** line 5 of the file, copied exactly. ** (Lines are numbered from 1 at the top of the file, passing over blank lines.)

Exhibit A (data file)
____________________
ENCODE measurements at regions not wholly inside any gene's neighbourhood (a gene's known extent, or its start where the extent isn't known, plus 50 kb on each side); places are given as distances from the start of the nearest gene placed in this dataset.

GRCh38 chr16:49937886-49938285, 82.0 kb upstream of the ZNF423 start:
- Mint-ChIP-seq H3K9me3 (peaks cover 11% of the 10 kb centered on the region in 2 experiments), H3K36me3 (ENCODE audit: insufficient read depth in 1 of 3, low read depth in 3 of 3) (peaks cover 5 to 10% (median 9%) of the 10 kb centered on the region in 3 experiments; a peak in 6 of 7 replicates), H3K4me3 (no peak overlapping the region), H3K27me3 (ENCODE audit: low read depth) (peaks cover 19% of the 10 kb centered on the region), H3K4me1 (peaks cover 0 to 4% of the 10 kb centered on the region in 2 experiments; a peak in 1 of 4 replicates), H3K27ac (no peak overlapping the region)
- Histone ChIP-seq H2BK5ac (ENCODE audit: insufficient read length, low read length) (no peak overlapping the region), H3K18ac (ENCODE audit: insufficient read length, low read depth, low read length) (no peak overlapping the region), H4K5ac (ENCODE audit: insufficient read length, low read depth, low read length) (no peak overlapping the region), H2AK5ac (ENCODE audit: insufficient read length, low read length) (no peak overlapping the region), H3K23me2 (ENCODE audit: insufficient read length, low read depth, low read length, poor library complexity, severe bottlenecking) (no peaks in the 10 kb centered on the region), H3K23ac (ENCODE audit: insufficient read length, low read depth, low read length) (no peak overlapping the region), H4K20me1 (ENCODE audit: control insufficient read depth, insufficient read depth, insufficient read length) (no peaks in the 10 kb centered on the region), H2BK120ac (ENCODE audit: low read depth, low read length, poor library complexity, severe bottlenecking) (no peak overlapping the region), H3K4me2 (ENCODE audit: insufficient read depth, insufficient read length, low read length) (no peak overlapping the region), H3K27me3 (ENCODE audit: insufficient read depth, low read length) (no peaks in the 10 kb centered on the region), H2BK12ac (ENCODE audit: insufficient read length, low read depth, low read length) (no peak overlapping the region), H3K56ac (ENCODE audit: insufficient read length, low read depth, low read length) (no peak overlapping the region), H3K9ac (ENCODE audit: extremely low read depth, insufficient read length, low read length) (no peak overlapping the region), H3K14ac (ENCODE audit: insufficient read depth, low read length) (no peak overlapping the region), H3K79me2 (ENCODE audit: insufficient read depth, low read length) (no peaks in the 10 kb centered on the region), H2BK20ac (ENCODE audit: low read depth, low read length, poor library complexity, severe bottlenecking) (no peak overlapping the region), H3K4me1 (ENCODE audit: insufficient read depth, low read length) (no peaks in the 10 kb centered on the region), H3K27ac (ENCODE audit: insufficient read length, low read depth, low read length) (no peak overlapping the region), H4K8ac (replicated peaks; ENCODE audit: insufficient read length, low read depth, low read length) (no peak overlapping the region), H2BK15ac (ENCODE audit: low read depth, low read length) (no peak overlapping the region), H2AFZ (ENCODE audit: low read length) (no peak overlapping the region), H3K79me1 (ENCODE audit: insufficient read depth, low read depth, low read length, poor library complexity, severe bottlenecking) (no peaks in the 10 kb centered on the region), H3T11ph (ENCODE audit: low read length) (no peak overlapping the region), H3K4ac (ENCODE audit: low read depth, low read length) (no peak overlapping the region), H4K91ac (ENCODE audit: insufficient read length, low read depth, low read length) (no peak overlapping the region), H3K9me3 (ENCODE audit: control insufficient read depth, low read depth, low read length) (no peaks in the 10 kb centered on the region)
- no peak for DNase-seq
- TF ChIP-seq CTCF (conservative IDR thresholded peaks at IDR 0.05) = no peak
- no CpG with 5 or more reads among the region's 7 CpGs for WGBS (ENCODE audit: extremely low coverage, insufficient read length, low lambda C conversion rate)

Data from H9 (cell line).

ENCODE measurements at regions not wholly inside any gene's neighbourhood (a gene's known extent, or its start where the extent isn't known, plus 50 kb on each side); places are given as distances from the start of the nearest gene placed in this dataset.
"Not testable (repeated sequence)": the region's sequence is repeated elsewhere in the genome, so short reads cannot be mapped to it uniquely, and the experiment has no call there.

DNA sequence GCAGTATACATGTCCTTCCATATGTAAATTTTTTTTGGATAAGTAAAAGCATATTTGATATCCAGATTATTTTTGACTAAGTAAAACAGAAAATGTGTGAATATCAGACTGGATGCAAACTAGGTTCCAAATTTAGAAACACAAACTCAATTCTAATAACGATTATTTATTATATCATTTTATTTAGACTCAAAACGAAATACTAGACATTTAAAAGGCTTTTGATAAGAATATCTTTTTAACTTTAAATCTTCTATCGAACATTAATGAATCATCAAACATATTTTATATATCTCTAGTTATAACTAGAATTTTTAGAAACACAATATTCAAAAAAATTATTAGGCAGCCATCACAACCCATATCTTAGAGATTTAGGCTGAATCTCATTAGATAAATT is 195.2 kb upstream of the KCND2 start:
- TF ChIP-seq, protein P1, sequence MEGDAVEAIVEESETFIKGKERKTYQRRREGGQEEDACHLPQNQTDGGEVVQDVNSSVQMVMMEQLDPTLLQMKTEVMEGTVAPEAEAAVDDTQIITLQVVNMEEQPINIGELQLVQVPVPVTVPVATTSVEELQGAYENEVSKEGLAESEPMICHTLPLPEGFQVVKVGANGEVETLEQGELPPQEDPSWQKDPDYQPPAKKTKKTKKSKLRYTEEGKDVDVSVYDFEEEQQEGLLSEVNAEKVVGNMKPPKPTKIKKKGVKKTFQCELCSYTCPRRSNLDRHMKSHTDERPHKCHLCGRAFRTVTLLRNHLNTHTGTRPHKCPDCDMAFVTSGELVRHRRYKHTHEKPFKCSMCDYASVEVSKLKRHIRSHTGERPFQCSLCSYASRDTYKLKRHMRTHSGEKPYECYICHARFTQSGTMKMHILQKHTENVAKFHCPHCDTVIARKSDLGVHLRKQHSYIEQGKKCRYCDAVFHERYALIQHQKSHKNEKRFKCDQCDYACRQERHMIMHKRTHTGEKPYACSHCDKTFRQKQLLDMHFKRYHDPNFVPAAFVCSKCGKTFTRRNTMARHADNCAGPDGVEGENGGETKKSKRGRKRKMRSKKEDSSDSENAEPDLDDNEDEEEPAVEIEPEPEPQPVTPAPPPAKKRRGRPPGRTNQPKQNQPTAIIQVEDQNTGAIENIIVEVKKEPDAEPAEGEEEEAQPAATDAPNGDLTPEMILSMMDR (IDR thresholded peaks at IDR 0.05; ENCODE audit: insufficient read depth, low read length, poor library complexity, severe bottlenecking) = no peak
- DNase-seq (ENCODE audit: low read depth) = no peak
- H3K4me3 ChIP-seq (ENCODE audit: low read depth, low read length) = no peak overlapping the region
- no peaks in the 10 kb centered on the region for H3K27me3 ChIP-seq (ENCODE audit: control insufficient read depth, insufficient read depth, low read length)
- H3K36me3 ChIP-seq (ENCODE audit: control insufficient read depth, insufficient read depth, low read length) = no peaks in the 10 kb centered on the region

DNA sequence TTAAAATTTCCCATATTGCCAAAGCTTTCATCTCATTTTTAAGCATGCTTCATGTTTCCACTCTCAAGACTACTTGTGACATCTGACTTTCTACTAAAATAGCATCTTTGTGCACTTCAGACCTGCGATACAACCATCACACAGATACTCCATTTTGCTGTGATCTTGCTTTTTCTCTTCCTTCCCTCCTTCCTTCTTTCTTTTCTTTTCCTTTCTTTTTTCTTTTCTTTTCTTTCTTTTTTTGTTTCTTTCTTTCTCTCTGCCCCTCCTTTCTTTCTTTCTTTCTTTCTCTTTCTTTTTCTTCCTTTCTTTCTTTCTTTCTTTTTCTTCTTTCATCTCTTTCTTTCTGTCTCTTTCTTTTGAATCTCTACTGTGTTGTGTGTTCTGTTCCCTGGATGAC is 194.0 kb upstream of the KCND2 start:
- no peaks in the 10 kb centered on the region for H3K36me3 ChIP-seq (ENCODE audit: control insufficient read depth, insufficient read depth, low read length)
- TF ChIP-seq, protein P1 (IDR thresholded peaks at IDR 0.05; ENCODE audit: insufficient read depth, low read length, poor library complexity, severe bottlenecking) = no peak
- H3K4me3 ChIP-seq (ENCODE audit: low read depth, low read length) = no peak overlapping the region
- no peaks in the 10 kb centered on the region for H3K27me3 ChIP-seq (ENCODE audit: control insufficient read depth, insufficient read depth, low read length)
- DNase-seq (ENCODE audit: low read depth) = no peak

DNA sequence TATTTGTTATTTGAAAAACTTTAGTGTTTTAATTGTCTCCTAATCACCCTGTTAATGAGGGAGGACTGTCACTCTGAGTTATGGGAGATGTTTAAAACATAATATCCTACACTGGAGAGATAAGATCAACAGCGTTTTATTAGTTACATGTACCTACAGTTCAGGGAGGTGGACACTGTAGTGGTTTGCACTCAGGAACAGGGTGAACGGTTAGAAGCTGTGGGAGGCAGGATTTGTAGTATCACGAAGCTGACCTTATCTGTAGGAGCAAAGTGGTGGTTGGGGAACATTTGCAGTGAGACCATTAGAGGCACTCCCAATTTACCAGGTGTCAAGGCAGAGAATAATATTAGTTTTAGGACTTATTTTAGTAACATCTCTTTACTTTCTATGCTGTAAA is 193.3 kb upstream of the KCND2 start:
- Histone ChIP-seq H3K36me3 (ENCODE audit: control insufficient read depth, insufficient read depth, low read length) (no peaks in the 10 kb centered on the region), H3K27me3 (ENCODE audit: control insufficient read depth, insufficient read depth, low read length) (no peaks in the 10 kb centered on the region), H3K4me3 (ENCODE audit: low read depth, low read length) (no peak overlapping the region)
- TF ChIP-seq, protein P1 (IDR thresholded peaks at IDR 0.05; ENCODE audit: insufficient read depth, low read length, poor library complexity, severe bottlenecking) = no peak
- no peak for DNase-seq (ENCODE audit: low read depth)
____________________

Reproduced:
- no peak for DNase-seq